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In July 2015 Andrew Skelton who was a senior auditor at Morrisons was jailed for 8 years for fraud; he secured unauthorised access to Morrisons computer material and disclosed a large amount of personal data relating to numerous Morrisons employees.

It is thought to be the biggest breach of employee data security in British legal history.

In October the High Court approved a Group Litigation Order. This relates to the claims that the employees whose data was disclosed, may have to be compensated by Morrisons. The disclosed data was sent by Skelton to newspapers and uploaded to data sharing websites, which cost Morrisons at least £2,000,000 excluding the pending compensation claims.

This occurred apparently because Skelton bore a grudge deriving from historic disciplinary proceedings taken against him by Morrisons. The claimants state that Morrisons has a duty to keep personal details of its staff safe and secure and that Morrisons failed in that duty. In response, Morrisons quoted:

“We are contesting this case. We are not accepting liability for the actions of a rogue individual”.

Liability can lie under Data Protection [1] and if the breach was deliberate, or the officer appointed to protect data knew, or ought to have known that there was a risk that the contravention would occur [2]. Employers are responsible for actions of an employee if the actions were “part and parcel of his employment even though unauthorised or prohibited or that it is so divergent as to be plainly alien to it”[3].

Or as it was more pithily put many years ago the test is “Was the employee on a frolic of his own”[4].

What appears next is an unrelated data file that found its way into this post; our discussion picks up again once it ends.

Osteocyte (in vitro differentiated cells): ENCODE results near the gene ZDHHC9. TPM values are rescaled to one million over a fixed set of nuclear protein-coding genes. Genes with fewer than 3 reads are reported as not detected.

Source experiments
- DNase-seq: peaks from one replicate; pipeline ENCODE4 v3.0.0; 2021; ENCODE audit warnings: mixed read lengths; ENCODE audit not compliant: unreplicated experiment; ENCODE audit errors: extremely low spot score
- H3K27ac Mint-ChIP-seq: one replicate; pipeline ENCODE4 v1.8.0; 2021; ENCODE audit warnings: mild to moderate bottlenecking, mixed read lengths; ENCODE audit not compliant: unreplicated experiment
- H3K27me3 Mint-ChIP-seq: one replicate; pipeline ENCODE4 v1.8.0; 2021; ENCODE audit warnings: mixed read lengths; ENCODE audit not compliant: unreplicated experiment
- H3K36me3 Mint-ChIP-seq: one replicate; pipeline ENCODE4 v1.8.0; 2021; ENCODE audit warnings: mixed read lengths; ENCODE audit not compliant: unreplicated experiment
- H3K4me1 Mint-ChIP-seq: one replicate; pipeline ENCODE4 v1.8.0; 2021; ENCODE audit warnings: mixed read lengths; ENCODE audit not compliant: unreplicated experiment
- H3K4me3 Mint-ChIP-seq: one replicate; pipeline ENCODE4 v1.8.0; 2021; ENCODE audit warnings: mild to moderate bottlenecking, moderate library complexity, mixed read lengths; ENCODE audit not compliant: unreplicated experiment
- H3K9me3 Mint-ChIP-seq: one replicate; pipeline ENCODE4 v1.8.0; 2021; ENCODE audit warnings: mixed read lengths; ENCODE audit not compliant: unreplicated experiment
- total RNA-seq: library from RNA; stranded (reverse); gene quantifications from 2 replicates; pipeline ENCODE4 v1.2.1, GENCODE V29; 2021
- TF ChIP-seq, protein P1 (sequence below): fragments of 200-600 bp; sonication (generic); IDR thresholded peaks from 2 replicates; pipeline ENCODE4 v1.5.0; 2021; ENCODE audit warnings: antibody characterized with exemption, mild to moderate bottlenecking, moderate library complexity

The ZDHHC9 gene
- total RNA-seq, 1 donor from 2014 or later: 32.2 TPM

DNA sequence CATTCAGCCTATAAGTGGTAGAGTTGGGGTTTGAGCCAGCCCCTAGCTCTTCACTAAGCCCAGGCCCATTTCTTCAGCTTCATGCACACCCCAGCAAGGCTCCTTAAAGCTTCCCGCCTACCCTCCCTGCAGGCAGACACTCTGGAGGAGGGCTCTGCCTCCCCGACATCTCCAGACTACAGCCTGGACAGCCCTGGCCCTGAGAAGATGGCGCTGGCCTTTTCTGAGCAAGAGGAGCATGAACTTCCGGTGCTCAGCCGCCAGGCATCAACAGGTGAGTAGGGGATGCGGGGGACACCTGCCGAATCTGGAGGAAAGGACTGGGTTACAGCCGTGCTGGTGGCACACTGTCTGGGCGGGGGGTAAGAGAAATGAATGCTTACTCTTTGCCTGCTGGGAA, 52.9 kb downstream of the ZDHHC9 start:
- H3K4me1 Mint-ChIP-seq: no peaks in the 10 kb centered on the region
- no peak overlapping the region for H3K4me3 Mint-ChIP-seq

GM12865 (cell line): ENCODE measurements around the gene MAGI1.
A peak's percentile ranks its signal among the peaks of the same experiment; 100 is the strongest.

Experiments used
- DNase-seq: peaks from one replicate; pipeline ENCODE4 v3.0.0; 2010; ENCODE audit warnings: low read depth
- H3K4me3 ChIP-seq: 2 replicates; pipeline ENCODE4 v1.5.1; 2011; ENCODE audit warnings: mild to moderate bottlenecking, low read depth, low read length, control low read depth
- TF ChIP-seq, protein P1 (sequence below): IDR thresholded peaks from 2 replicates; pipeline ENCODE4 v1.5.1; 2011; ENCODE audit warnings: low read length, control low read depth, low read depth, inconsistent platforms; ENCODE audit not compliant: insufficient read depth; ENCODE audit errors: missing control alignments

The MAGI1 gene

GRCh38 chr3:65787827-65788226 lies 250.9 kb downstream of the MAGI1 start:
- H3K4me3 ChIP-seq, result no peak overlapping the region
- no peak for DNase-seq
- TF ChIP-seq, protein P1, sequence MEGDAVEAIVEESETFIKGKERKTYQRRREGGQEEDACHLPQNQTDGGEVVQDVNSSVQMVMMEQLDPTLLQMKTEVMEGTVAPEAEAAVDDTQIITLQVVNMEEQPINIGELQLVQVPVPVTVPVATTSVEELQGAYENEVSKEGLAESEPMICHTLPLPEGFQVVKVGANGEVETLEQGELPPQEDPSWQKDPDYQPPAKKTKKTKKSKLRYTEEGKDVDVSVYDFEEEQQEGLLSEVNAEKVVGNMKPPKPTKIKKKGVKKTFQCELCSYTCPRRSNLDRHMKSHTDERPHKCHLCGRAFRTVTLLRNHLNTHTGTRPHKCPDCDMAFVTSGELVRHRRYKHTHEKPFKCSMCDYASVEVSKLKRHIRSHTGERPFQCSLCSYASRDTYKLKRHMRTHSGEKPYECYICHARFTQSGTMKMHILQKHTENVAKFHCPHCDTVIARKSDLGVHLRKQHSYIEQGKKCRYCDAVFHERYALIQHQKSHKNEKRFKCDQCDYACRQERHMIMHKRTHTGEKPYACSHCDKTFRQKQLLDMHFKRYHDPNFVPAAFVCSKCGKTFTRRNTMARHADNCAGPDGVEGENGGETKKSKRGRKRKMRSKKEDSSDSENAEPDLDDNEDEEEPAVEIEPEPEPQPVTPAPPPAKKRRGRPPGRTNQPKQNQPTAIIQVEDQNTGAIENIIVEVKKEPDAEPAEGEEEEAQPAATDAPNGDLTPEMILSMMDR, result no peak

It is hard to see how Skelton’s actions formed part and parcel of the role of a senior auditor who it is reported attempted to cover his tracks and implicate a fellow employee by using that employee’s details to create a fake email account.

Employers have an obligation to ensure data is kept safe and secure by the taking of appropriate technical and organisational measures [5].

Whilst the claims have attracted publicity, no doubt in an effort to garner potential claimants, being compensated is by no means assured or plain sailing for the claimants and it is hard not to have considerable sympathy for Morrisons.

But what can you do to make sure you do not end up in Morrisons shoes?

  • Ensure regular reviews on technical security arrangements for IT in particular limiting access to pathways to all the categories of personal data;
  • Ensure contracts of employment clearly define the scope of each employee’s employment;
  • Ensure that the risk of loss flowing from the obligations as an employer are properly insured.

For more information, email blogs@gateleyplc.com.

[1] Data Protection Act 1998

[2] Section 55A Data Protection Act 1998

[3] Harrison v Michelin Tyre Co Limited 1985 1AER198 (CA)

[4] Joel v Morison (1834)

[5] Part 1, Schedule 1 Data Protection Act 1998


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This blog is intended only as a synopsis of certain recent developments. If any matter referred to in this blog is sought to be relied upon, further advice should be obtained.